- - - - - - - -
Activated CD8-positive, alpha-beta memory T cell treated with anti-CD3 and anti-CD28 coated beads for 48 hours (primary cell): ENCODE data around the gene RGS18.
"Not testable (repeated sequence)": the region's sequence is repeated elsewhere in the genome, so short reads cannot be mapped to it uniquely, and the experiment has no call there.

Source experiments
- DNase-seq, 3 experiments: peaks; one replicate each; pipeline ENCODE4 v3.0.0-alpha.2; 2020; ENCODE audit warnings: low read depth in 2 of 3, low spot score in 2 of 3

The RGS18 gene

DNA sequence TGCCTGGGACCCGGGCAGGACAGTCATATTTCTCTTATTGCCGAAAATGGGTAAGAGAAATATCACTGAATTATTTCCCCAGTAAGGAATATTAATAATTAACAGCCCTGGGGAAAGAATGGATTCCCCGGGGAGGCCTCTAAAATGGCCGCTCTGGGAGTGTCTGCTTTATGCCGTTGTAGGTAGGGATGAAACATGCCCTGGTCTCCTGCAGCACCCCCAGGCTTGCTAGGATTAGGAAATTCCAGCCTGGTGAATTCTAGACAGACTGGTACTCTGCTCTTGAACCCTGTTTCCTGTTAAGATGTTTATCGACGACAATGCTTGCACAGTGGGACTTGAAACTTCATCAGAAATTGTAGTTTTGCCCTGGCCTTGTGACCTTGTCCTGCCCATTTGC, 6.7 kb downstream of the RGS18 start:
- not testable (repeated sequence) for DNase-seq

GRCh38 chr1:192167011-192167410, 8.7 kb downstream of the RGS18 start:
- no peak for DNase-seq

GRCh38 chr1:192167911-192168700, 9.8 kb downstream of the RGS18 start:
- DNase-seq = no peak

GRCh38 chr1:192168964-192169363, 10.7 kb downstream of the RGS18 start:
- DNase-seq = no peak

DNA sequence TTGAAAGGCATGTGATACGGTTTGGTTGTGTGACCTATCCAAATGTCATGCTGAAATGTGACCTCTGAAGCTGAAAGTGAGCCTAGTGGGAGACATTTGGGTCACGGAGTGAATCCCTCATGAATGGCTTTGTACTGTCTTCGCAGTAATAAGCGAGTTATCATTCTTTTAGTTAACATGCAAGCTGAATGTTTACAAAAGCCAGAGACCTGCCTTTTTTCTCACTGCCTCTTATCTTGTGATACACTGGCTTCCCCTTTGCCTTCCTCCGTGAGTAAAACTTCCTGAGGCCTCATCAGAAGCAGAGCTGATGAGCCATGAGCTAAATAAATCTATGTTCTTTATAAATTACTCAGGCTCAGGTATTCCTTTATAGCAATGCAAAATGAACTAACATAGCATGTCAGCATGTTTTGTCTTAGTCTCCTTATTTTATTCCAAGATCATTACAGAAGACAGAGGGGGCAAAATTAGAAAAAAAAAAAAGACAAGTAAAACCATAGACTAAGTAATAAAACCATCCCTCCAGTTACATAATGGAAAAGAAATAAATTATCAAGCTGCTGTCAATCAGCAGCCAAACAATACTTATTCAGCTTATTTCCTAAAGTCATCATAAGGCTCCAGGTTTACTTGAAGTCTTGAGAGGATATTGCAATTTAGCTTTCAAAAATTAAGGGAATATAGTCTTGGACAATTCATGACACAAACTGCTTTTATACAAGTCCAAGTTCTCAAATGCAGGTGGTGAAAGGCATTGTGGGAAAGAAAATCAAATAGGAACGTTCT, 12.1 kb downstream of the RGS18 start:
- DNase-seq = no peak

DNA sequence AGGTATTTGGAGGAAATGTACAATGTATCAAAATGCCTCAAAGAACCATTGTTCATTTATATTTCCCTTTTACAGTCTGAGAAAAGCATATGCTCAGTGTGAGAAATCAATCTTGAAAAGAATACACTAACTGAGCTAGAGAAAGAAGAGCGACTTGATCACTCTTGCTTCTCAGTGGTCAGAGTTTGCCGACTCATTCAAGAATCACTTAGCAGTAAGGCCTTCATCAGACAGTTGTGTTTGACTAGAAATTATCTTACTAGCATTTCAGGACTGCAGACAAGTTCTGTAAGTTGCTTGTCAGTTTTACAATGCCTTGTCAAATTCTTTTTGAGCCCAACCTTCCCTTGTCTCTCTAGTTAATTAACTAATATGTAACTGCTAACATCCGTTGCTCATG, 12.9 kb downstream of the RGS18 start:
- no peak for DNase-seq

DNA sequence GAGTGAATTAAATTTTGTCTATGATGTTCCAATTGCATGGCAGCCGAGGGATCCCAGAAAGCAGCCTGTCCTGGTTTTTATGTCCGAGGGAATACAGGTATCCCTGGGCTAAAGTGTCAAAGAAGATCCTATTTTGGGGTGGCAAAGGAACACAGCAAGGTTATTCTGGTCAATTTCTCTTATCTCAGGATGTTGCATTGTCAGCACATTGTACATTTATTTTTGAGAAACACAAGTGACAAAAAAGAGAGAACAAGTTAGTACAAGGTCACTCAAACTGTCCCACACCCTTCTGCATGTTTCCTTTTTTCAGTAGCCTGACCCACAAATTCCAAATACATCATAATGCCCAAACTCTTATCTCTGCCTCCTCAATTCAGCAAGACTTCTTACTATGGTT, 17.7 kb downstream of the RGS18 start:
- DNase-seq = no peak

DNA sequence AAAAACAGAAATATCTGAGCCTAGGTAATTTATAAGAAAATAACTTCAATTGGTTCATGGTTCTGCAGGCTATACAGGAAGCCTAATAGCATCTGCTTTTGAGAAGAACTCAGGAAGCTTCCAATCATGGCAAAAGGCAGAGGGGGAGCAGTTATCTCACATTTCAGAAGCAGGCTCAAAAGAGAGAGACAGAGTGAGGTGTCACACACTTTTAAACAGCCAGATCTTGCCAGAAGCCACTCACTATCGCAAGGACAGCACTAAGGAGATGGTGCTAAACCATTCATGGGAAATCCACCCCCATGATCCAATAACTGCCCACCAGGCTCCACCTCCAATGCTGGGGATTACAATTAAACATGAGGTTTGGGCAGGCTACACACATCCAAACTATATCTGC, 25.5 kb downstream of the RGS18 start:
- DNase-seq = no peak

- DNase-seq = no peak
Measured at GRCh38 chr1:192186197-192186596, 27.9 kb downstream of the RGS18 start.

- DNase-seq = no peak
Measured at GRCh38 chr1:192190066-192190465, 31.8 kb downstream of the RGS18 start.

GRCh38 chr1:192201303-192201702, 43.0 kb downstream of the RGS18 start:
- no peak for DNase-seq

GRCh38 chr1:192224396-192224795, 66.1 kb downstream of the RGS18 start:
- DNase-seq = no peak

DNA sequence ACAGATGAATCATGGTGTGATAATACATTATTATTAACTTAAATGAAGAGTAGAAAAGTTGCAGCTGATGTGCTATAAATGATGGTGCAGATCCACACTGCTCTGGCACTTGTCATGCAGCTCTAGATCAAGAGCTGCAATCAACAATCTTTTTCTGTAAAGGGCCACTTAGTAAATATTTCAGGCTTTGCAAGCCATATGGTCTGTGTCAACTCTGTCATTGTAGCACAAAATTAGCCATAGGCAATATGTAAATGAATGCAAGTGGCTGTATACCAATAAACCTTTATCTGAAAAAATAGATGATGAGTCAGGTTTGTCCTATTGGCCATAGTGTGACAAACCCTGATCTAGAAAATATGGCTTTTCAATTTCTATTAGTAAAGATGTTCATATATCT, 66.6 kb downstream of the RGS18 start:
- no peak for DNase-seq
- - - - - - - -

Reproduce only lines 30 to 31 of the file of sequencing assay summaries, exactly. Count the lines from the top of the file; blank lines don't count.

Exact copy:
DNA sequence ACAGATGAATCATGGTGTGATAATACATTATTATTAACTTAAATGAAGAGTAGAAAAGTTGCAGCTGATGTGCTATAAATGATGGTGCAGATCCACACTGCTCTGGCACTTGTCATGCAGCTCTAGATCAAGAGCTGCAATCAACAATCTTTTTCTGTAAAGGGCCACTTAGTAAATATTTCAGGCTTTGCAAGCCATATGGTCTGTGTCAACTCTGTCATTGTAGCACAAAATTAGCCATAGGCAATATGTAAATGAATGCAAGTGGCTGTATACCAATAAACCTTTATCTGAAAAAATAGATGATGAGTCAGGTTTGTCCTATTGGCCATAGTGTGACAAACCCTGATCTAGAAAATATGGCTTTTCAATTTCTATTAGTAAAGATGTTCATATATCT, 66.6 kb downstream of the RGS18 start:
- no peak for DNase-seq